You can’t read of Christ’s entry into Jerusalem on Palm Sunday without noticing the celebratory exclamations in it. I want to read it once more: 

“Rejoice greatly, Daughter Zion! Shout, Daughter Jerusalem! See, your king comes to you, righteous and victorious, lowly and riding on a donkey, on a colt, the foal of a donkey.”

Do you realize that Jesus could have entered Jerusalem on a donkey, but unless there were excessive shouts of adoration to accompany his entry, Zechariah’s prophecy would have failed, and Jesus would not have been the messiah. But they were! The crowds were placing palm branches onto Christ’s path and shouting with all their might, Hosanna!

And the shouts of Hosanna didn’t end on the roadside! Once Jesus arrived in Jerusalem he entered the Temple and turned over the tables of the moneychangers. Everyone knows he did this! But after flipping over the tables something else happened. Matthew 21:14 records it:

The blind and the lame came to him at the temple, and he healed them. 15 But when the chief priests and the teachers of the law saw the wonderful things he did and the children shouting in the temple courts, “Hosanna to the Son of David,” they were indignant. 16 “Do you hear what these children are saying?” they asked him. “Yes,” replied Jesus, “have you never read, “ ‘From the lips of children and infants you, Lord, have called forth your praise’?”

Can you imagine these kids swirling and twirling in the Temple courts? They were having a blast! And the Heavenly Father had purposely sent them there to do this! Typically, parents are trying to corral their kids in the House of God. But not this day! God the Father had commissioned them to run in circles and shout at the top of their voices, “Hosanna to the Son of David.” 

And notice that the kids were using the entire phrase. They weren’t just shouting “Hosanna!” they were shouting, Hosanna to the Son of David.” The Father wanted those obstinate Chief Priests and scribes, that were questioning Christ’s authority, to know that Jesus was the glorious fulfillment of OT prophecy!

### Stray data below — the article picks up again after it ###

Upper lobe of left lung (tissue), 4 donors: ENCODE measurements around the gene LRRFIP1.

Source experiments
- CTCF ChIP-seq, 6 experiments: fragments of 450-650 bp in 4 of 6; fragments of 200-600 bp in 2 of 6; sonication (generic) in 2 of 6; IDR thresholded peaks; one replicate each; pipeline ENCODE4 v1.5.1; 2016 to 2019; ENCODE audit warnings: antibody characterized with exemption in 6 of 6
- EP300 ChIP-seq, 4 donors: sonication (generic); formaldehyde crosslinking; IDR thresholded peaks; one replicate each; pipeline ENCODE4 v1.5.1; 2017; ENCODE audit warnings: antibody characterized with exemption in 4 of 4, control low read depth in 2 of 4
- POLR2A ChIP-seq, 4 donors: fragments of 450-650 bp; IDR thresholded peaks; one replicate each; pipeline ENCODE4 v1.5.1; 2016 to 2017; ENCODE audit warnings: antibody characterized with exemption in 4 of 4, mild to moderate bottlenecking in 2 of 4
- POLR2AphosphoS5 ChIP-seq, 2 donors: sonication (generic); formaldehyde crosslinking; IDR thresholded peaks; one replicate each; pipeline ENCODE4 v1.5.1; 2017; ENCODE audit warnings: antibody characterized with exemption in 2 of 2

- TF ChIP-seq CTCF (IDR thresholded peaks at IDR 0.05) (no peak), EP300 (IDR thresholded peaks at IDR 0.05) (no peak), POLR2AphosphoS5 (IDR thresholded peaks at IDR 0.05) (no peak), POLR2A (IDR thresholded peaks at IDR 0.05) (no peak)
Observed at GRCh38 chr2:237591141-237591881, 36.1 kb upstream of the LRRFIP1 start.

I believe these kids were circling and shouting right before these pious dignitaries! The kids were giving them an earful! (To me this is one of the most hilarious scenes in the NT!) Finally, with the Priests seething, they demanded that Jesus silence these little fellas. But I love Christ’s response: “Jesus said to them, “Yes; have you never read, “‘Out of the mouth of infants and nursing babies you have prepared praise’?” (Matthew 21:16). And I especially love the way the Berean Study Bible translates it: “From the mouths of children and infants You have ordained praise.” Again, the Heavenly Father had ordained this to happen!

(Transition) Then there is a a fourth way Hosanna is used. It is used as an Endtime declaration.

Hosanna, You’re Back, Lord Jesus!”

Here is what Jesus said on Tuesday of Holy Week as he cleansed the Temple. Matthew 23:37—39 says:

Jerusalem, Jerusalem, you who kill the prophets and stone those sent to you, how often I have longed to gather your children together, as a hen gathers her chicks under her wings, and you were not willing. 38  Look, your house is left to you desolate. 39  For I tell you, you will not see me again until you say, ‘Blessed is he who comes in the name of the Lord.’”

In summary, this is what Jesus was saying to the Jews: Today, you are rejecting me as your King and Deliverer. But when I return to this city of Jerusalem, you will have accepted my sacrifice for sin and will be shouting out, “Blessed is he who comes in the name of the Lord.”

In other words, the Jews will be Believers in the Lord Jesus Christ as their Savior and King before his Second Coming!


On the first day—Palm Sunday—it starts with adoration. But by the sixth day of this week it had turned into condemnation when he died upon the Cross. But it’s this condemnation that brought us salvation. And one day, in Heaven, it will result in our glorification!